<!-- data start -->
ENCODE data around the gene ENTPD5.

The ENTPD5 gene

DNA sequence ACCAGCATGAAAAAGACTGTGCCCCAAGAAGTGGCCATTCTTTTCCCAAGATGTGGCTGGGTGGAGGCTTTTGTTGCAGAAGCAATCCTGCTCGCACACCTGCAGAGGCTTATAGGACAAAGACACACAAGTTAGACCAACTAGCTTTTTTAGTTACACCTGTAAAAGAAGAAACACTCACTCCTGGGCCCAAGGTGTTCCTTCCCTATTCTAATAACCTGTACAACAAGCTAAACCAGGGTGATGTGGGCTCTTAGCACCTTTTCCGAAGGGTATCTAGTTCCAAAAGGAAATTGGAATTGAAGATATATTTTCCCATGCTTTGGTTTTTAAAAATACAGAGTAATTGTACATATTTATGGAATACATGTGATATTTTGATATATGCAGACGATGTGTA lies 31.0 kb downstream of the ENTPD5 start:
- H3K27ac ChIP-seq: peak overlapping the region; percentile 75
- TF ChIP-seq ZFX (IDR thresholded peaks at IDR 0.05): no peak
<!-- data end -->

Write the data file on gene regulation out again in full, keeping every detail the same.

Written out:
ENCODE data around the gene ENTPD5.

The ENTPD5 gene

DNA sequence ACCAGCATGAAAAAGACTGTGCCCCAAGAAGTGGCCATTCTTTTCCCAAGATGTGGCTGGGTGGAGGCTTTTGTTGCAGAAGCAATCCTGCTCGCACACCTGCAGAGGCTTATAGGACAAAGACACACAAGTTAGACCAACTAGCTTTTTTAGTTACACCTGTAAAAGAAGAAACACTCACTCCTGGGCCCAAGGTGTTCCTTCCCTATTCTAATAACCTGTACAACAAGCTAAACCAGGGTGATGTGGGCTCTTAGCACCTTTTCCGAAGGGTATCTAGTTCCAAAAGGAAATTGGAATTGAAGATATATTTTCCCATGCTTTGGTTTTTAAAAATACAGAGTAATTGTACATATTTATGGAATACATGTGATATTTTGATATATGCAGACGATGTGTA lies 31.0 kb downstream of the ENTPD5 start:
- H3K27ac ChIP-seq: peak overlapping the region; percentile 75
- TF ChIP-seq ZFX (IDR thresholded peaks at IDR 0.05): no peak